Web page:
The vast majority of Northern whites were even more shocked by Taney’s conclusion that Congress could never ban slavery from the federal territories. Taney reached this conclusion through two routes. First, he asserted that the Territory Clause of Article IV of the Constitution did not apply to territories acquired after 1787. This argument was weak and unpersuasive, and may not even have had a majority of the court supporting it. More persuasive, and more ominous for Northerners, was Taney’s assertion that the Fifth Amendment prevented Congress from ever freeing slaves because slaves were property that was specifically protected by the Constitution.
The message of Dred Scott was profoundly depressing for African Americans in antebellum America. African Americans had no rights — was the lesson of Dred Scott. The impact of the decision, however, was hardly what Taney expected. In the North, there was an uproar of protest and a rededication of purpose for Republicans. In Illinois, Abraham Lincoln, a relatively obscure railroad lawyer and one-term Congressman, re-entered politics to denounce the decision. In 1862 and 1863—less than six years after Taney announced his decision—Lincoln, by this time the President of the United States, would sign legislation ending slavery in the District of Columbia and the federal territories, and he would then issue the Emancipation Proclamation ending slavery in most of the South. By 1865, the Thirteenth Amendment would end slavery throughout the nation. In 1866, Congress would declare that all people born in the United States—including all former slaves—were citizens of the United States. In 1868, the nation as a whole would reaffirm this position by ratifying the Fourteenth Amendment, which permanently reversed Dred Scott. At that point, blacks would, to some degree, have the same Constitutional rights as whites, even if it would take another century to insure that the laws throughout the nation were applied equally to all people.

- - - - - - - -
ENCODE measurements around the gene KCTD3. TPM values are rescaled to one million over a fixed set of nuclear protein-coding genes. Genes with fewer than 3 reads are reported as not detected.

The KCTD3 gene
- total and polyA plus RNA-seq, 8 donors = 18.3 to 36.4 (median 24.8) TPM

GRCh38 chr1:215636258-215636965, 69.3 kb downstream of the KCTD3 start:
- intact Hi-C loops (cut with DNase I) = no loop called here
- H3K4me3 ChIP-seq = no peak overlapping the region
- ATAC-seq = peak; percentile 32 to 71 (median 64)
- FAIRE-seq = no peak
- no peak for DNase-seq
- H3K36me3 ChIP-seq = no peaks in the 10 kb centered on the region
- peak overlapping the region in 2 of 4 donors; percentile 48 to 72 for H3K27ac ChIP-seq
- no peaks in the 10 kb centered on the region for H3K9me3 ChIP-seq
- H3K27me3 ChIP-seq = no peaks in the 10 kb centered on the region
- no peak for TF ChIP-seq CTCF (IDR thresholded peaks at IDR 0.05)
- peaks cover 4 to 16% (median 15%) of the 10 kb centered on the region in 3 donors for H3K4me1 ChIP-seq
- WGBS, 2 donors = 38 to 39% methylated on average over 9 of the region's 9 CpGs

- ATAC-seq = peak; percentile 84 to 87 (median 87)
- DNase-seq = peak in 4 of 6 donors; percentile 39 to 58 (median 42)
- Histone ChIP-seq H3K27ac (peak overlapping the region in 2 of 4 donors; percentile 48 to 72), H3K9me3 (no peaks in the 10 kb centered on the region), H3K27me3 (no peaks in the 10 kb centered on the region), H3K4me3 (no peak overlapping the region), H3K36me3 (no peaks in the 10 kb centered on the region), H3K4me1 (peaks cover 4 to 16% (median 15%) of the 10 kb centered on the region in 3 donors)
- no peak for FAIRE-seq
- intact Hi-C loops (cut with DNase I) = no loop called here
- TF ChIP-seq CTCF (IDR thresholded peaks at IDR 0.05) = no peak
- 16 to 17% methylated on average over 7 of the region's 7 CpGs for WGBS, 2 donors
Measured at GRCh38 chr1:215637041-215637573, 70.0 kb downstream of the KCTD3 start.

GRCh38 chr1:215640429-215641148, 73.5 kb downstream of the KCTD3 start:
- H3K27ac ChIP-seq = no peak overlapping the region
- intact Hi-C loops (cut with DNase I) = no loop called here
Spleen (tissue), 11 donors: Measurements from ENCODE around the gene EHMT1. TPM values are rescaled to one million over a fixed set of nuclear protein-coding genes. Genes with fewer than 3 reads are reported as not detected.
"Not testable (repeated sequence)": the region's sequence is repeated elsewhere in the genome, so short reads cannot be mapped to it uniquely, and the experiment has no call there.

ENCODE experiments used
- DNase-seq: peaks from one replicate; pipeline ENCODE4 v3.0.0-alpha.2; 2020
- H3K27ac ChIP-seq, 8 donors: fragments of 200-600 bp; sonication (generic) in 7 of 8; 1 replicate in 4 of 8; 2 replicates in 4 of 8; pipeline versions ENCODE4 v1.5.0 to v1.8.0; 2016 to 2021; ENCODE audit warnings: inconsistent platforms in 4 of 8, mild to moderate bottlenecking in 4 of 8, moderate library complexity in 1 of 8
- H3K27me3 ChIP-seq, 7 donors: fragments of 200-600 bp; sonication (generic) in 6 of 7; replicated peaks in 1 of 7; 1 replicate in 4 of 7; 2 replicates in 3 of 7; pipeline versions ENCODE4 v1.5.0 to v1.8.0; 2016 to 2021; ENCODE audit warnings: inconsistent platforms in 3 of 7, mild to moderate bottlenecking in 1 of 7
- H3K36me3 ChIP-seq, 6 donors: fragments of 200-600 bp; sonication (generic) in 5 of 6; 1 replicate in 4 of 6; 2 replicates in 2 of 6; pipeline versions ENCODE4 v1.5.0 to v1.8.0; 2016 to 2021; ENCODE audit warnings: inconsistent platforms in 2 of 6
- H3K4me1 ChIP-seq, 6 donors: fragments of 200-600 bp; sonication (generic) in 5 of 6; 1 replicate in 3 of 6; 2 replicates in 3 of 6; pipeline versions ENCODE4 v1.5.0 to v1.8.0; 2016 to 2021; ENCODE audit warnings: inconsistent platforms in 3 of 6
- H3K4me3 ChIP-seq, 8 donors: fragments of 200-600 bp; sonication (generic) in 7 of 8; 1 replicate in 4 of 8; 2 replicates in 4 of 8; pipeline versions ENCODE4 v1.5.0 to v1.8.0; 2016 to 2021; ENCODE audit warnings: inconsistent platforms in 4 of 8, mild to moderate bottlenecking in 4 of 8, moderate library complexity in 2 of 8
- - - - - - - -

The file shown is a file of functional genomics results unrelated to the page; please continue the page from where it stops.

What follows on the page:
- Allen, Austin. 2006. Origins of the Dred Scott Case: Jacksonian Jurisprudence and the Supreme Court, 1837–1857. Athens: University of Georgia Press.
- Fehrenbacher, Don E. 1978. The Dred Scott Case: Its Significance in American Law and Politics. New York: Oxford University Press.
- Finkelman, Paul. 1997. Dred Scott v. Sandford: A Brief History With Documents. Boston: Bedford Books.
- 2006. ‘‘Dred Scott v. Sandford.’’ In The Public Debate over Controversial Supreme Court Decisions, edited by Melvin I. Urofsky, 24–33. Washington, DC: CQ Press.
- Paul Finkelman